Vin spent about an hour on the latest sketches. He was deep into his work when something broke his concentration. The living room was right below his studio and that’s where the noise seemed to emanate from.

            “Thor,” he called out. “What are you doing down there?”

            Thud. Thud. Thud.

            “What the hell…” he trailed off as the sound continued.

            Thud. Thud. Thud.

           Heavy footsteps, pounding the living room floor like a sledgehammer.

            “Who’s there?” he cried out.

            No response.

            Thud. Thud. Thud.

            The sound reached the bottom step and continued as someone or something ascended the staircase.

            Sweat dripped from Vin’s furrowed brow. His throat was as dry as a desert. His hands trembled as he fumbled through his pockets for his cheap, off brand cellphone.

            “I’m calling the police,” he croaked.

            Thud. Thud. Thud.

            Thud. Thud. Thud.

            The footsteps stopped at the top of the stairs.

            The door to his studio was wide open. He always left the door ajar incase Thor felt like watching him work.

            The hallway was engulfed by a large, indistinguishable shadow. A dark figure lurched forward and stood accusingly in the doorway. Vin could not make out any features beyond its silhouette. It had a human shape, but he couldn’t see its eyes, couldn’t see a nose or a mouth or hair or clothing of any kind.

            The rumble of thunder gave Vin such a startle he was almost ejected from his desk chair. The lights blinked and the room went dark.

When they came back on, the shadowy figure had vanished without a sound.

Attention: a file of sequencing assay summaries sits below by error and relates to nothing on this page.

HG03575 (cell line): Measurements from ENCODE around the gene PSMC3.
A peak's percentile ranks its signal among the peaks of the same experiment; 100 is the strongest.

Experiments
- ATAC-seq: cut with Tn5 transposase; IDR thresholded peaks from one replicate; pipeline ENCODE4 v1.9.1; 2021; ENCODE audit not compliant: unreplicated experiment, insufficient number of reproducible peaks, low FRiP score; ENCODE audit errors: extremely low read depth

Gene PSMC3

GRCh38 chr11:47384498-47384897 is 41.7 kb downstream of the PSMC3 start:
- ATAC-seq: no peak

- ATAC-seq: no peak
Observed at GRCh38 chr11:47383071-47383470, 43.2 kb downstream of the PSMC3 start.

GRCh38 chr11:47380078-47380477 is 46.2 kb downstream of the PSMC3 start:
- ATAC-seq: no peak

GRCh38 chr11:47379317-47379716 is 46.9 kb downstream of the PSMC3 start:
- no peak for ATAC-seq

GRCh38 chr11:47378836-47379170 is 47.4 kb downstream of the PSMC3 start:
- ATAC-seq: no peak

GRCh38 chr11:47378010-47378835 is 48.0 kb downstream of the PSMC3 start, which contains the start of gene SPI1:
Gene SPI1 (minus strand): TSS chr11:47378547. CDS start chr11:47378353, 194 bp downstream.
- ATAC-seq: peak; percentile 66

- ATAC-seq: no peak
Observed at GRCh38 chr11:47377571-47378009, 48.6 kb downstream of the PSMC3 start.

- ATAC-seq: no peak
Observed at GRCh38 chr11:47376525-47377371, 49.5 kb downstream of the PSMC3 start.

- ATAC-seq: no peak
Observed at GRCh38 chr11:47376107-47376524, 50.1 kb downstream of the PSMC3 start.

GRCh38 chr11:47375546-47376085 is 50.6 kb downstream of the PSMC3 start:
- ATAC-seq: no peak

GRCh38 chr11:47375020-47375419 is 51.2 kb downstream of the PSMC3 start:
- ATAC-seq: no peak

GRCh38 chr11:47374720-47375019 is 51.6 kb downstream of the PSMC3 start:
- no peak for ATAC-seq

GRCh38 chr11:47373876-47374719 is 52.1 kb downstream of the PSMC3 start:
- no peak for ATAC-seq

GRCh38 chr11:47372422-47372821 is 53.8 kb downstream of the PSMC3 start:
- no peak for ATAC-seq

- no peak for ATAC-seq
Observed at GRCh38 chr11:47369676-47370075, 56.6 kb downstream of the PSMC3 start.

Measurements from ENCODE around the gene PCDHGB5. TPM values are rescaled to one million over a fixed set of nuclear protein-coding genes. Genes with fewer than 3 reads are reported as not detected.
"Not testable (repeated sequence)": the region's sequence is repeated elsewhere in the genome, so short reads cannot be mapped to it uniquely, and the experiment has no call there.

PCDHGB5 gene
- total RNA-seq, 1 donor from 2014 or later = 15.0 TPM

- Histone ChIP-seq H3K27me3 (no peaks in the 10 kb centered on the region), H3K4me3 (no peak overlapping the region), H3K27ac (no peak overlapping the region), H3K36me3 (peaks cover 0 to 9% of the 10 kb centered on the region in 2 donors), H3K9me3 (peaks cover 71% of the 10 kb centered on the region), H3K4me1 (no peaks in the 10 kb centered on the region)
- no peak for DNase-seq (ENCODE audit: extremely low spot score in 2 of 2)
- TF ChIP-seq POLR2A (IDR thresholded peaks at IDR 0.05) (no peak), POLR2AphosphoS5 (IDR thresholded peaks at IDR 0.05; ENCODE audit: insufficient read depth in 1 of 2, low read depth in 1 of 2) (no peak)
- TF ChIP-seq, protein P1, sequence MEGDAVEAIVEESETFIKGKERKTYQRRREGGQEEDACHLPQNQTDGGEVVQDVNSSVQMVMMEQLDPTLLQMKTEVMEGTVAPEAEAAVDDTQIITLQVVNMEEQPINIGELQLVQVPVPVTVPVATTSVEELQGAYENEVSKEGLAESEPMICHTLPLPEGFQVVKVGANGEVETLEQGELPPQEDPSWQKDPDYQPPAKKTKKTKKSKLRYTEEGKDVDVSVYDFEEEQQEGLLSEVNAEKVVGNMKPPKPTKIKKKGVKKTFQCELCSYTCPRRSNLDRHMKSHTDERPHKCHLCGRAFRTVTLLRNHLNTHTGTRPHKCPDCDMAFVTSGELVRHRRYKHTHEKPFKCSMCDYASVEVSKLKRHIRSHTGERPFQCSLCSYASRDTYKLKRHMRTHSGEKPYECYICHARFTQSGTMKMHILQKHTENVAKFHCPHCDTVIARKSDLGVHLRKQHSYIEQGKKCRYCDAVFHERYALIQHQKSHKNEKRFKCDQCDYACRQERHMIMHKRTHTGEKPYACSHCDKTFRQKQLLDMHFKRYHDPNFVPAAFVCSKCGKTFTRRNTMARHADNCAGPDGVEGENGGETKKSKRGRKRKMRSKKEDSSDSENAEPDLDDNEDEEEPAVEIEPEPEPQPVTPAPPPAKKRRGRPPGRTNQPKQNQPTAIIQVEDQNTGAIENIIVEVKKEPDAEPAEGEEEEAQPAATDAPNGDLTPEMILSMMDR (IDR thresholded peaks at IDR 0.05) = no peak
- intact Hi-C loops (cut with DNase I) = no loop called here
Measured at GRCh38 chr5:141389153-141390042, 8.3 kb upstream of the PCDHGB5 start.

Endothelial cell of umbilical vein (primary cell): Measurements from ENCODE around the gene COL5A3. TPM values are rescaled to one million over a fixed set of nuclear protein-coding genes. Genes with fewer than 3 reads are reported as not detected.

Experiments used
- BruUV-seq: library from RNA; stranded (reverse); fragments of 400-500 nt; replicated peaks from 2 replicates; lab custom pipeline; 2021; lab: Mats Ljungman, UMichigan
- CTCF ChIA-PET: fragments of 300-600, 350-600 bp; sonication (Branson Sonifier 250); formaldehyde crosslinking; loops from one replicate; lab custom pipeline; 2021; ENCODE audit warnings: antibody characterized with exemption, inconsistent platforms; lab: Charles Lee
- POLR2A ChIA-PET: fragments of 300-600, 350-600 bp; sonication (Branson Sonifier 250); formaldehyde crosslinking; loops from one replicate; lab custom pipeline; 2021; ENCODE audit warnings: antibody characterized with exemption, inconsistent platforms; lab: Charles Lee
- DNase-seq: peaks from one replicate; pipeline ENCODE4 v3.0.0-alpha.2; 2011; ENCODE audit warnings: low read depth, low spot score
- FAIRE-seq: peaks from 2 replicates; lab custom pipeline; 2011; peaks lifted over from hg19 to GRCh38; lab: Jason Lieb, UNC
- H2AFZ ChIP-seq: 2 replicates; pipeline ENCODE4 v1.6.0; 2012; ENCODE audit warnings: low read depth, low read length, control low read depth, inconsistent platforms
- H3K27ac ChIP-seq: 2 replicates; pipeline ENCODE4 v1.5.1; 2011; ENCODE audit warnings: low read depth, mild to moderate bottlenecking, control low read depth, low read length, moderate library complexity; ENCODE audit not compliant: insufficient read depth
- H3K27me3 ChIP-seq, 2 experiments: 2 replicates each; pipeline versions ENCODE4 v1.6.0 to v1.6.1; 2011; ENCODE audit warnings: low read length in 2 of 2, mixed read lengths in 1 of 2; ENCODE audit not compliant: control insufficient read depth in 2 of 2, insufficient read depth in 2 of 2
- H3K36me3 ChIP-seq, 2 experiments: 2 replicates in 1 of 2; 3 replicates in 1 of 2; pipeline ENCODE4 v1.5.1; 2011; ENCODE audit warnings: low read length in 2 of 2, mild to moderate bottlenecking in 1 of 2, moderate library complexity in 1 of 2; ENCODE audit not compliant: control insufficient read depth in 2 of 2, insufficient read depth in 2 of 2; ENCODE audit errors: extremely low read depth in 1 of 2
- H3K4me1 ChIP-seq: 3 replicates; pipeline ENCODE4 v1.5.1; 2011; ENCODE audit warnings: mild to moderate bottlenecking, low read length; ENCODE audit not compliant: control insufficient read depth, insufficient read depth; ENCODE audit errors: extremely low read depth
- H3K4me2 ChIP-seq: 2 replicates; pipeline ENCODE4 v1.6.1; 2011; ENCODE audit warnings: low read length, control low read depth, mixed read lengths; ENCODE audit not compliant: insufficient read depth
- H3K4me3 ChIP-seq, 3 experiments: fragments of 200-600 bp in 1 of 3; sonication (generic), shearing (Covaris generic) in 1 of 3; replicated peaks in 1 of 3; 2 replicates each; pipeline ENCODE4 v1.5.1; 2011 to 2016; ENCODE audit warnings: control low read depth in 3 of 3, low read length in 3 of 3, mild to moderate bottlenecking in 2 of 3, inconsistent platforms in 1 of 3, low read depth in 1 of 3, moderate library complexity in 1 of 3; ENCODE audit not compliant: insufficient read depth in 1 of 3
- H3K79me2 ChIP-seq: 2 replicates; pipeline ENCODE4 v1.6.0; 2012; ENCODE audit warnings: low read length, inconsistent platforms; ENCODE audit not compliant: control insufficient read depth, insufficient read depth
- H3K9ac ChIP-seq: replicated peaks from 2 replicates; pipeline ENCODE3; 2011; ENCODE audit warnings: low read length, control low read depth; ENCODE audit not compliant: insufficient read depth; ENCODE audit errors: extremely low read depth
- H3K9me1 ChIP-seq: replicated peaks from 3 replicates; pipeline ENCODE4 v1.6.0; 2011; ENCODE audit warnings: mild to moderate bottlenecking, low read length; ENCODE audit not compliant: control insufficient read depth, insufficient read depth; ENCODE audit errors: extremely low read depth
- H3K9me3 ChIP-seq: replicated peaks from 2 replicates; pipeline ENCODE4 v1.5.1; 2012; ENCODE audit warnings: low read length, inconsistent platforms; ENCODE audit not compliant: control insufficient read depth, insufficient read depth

Thor was twitching at Vin’s feet.

            Vin went for his phone again and dialed his parents number.

            “Vin, is everything alright?” his mother asked. “It’s late.”

            “Mom, I need to know everything about the house. Who did you buy it from, who lived here before us? Did the realtor ever mention anything strange to you or dad about this place?”

            She recognized the trepidation in his voice. “Oh, God…” she said and trailed off momentarily. “I was hoping you’d never find out. Your father got the property for a steal. The realtor was upfront with us about everything. They told us about the incident. But we simply chose to ignore it.”

            “What incident?”

            “The family that lived there, their son died. The realtor said he had problems with drugs, that he owed money to a lot of people. There was a break-in when his parents were out of town. There must have been a struggle because they found blood in the son’s bedroom. Some of it belonged to the son, some of it belonged to a second party that they never identified. His body was discovered a few days later, dumped in a mud bank down by the edge of the river. Vin, I’m so sorry. We should have told you, but–”

            It was only then that Vin observed the muddy footprints in the threshold of the door, leading out into the hallway.

            “Mom, I’m gonna have to call you back…”